Here is how it starts:
Talking heads (yes, me included), start telling you about all these cool new kayaks that are coming out. We show you fancy pictures. Then maybe you find a walk-through video. "Man, that's a cool kayak." You see some pretty cool features you like. "I might buy one of these!" you think, while you try to figure out when the next lump sum of cash is coming in. Tax return? Christmas cash? Returning all the crappy gifts you got for your birthday and the three extra blenders from your wedding gifts?
Then you go look at the fishing forums. “I wonder what the kayak guys think of this boat?” So maybe you ask the question, but you ask it too vaguely. Typing in ‘What do you think about a Great Fork Spearyak 13?’ is too vague. What do you want to do in the kayak? What limitations do you have? I could go through a big long checklist here, but I have already created it. Check it out:
Think about these questions, and think about the answers specifically regarding the kayak you think is so cool. Does it fulfill your wants list? If so, it could be great. If not, better keep looking.
At this point, you may be too deep in the hype and advertising to even listen. I know I was. I had decided that even though it wasn't everything I wanted and it might not deliver, I was going to buy Boat X. So I did. I bought into all the pomp and circumstance surrounding it. While it is a very good kayak for some people, it was awful for me. I hated it. It didn't do what I wanted it to do, I felt some of the things talked about were oversold, and the hype sucked me in. I was more attracted to a brand name than the function.
What could have avoided this entire headache? A demo.
I should have paddled the kayak first. That would have told me everything I needed to know, but I didn't. I was anxious, in a hurry and didn't want the deal to get away. Whoops.
People who own a certain brand will inherently recommend the kayak they paddle (or pedal). It says they really enjoy the kayak they have, and it fits what they want to do. A little quieter are the people who don't really like what they are in but made a HUGE ordeal when they bought Boat X, so now they are a bit bashful. Somewhere in that mix are people who are looking for something else, but don't want to say anything because they so highly recommended a different boat.
The plain truth is, sometimes when you think you know what you want, and then you go paddle it, you change your mind. The time to change your mind is BEFORE money changes hands. Getting recommendations will be easy but it will be diverse. If you are going to ask questions on a public forum, make them as specific as possible. "How does the Spearyak 13 handle in wind on large open water?" That is a direct, specific question.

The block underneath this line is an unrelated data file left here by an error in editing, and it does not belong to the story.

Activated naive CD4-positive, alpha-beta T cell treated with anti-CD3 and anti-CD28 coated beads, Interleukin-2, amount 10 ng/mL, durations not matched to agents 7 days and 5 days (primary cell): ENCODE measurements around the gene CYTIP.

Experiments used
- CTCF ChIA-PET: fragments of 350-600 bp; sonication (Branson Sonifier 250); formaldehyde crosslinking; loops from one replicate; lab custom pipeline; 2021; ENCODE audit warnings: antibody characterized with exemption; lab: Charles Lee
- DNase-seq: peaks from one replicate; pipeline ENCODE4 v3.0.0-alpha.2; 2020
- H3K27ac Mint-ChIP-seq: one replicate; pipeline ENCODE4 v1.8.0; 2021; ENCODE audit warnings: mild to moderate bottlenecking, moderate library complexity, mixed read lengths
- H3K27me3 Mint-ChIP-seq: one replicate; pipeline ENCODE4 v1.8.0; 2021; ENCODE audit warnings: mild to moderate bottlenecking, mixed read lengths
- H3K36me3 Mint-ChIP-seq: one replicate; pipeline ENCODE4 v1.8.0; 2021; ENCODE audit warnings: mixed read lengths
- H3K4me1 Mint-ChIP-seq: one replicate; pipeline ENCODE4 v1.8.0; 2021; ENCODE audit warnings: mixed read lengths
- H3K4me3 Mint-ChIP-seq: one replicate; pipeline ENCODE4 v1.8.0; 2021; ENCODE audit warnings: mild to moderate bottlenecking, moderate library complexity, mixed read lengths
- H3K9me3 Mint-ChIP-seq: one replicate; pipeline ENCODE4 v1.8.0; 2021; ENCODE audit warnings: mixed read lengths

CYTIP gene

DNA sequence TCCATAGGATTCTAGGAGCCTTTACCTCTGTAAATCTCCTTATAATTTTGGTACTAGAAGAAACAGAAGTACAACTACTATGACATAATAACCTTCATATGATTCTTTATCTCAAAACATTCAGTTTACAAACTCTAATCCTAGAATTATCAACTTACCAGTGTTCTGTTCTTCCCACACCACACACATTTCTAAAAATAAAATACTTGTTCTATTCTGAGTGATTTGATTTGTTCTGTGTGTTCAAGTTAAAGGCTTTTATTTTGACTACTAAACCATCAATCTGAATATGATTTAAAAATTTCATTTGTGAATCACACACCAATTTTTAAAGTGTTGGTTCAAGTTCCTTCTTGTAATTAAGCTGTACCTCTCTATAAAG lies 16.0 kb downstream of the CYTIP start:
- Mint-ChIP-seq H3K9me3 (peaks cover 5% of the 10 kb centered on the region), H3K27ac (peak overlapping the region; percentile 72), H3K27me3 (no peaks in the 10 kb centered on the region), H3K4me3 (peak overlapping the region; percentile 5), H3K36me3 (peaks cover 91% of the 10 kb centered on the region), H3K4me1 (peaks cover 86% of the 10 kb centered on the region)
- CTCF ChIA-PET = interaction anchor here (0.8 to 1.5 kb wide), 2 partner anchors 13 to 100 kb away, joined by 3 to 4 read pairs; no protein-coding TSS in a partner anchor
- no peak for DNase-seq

Additionally, make sure the person giving you the advice/opinion has actually paddled the kayak you are talking about. I've had a couple dozen people ask me about the Old Town “Predator”. I have looked one over, but have not paddled one. I am very upfront with that info, and recommend whenever possible a person to talk to about it.
I now find myself with a primary kayak that not a ton of fishermen in Central Texas are paddling. I own a Malibu “Stealth 12”. It met more of my wants and needs than any other kayak I looked at. I think several eyebrows were raised when I didn't get another Hobie or a Wildy, but for the fishing I do across the state - salt, fresh, the way I transport, the specific places and ways I fish - this was the best kayak for me right now. Will I always be in it? Don't know. Was it a better decision than one I would have made three or four years ago? Dang skippy.
All of that to say, if at all possible, please demo a kayak before you buy. If you need to find someone who can help with that, message me on Facebook. I'll try to do my best to find you a shop or person within an hour or so that has that kayak. If nothing else, I can find you someone to talk to about it.
Be smarter than I was, and be happier in your kayak. Don't make a peer pressure kayak purchase.
About the Author: I've been fishing over 30 years and the majority of my time on the water has been spent in Texas with the occasional trips out of state. In 2003 I bought my first kayak and a new era in my fishing life was born. I learned the ropes quickly about gear, paddling, fishing, packing, safety and got a degree from the school of hard knocks with a major in kayak fishing. I learned a lot of ways to not do something. I love kayak fishing. That's the bottom line. See more of my writing at paynespaddlefish.com